Multiple 2016 Republican presidential candidates ran on campaign promises to overturn the health care law — including now-President Trump.
"Obamacare is a total disaster," President Trump said at an October debate. Throughout his campaign he promised to replace the law with “the finest health care plan there is,” although he never revealed details about what that would look like.
House Republicans finally unveiled their repeal and replace bill on March 6, and President Trump swiftly lauded the legislation.
“Our wonderful new Healthcare Bill is now out for review and negotiation. ObamaCare is a complete and total disaster — is imploding fast!” he tweeted.
A deal from the ‘great negotiator’
The Trumpcare vote delay is a major setback for House Republicans and for President Trump himself. The law is the president’s first major legislative challenge — and a key test to see how well he can work with Congress.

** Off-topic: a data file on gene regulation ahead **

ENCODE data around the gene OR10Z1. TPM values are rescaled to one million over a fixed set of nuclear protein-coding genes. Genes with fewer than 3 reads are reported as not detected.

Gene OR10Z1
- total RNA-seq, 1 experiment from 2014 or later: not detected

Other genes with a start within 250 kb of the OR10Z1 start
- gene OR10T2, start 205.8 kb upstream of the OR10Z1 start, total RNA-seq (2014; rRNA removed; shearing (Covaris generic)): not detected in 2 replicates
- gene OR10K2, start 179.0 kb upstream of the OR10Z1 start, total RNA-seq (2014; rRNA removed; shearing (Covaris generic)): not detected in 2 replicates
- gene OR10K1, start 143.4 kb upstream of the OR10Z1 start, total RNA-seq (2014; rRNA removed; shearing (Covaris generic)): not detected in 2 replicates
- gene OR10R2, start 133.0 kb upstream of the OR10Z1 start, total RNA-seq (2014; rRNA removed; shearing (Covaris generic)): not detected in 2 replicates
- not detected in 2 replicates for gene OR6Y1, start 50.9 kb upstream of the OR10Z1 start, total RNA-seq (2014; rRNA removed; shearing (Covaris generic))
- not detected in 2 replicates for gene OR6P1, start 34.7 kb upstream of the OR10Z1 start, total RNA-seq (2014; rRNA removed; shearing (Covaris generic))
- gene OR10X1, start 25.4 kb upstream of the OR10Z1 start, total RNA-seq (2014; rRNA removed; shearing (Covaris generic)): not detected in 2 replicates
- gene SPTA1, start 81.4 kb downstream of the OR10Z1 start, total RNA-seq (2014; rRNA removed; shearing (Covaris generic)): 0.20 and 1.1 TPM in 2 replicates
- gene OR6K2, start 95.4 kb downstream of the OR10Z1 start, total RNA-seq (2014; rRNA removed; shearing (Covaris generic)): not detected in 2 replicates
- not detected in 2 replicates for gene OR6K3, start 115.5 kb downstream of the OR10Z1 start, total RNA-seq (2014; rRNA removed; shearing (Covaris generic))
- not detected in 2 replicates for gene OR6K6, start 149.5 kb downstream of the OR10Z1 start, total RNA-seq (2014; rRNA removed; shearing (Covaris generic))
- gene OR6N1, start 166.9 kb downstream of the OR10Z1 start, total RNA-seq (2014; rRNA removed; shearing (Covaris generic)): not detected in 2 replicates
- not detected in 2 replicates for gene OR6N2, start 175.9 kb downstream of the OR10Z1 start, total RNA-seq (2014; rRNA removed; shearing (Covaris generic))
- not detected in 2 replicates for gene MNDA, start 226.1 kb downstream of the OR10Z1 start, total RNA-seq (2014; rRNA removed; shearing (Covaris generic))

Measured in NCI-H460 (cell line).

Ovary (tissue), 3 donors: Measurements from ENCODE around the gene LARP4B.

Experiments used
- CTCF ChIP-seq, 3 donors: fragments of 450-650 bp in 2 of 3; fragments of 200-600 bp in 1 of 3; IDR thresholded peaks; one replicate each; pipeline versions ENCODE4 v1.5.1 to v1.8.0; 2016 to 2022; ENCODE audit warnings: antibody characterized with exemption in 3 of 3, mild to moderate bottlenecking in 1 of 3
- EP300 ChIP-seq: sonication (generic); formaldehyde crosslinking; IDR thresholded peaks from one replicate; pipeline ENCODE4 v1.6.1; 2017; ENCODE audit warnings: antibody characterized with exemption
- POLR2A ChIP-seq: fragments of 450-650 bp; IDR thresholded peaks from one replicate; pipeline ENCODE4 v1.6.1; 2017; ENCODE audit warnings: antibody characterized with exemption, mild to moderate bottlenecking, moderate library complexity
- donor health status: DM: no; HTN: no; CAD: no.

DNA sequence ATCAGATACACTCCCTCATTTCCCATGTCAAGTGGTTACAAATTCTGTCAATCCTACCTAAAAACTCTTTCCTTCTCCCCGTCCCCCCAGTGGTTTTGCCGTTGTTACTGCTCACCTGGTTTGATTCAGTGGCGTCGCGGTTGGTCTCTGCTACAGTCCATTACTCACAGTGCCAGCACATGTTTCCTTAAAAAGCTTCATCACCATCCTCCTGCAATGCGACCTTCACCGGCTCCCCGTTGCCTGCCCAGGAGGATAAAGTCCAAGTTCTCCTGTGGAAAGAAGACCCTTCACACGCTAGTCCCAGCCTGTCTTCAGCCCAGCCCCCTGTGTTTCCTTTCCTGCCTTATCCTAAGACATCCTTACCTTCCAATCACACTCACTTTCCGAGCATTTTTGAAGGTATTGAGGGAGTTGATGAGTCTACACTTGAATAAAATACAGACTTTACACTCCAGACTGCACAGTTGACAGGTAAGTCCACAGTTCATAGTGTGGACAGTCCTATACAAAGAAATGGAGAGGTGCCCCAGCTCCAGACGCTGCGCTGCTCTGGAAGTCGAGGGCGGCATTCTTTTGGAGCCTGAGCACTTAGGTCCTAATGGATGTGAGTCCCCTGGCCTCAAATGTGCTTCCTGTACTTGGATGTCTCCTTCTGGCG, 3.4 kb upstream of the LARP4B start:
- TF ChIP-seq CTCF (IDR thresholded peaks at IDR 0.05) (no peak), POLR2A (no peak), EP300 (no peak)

President Trump’s critics harped on his inability to strike a deal with members of his own party, especially since he has long boasted about his negotiating skills.
"You may be a great negotiator," House Minority Leader Nancy Pelosi (D-Calif.) said of President Trump. "Rookie's error for bringing this up on a day when clearly you're not ready."
To pass the House, let alone the Senate, the current Trumpcare bill needs significant revisions: If every Democratic representative votes against the bill (which they are expected to do), Republicans can only afford 22 defections. As of Thursday afternoon, at least 30 House Republicans had said that they oppose the legislation.
Negotiations on any revisions will be tricky, though: Agreeing to conservatives’ demands could alienate more moderate Republicans who have warned against repealing certain Obamacare measures, such as its expanded Medicaid programs which have helped insure millions of low-income Americans.
Even if House Republicans find enough votes to pass the bill, it’ll need to pass in the Senate, too. There, it’ll likely face an even tougher battle.
At least 51 of the Senate’s 52 Republicans need to vote for the bill to pass it, unless Democrats filibuster — in which case, they’ll need to convince some Democrats into supporting the bill to get it a 60-vote majority.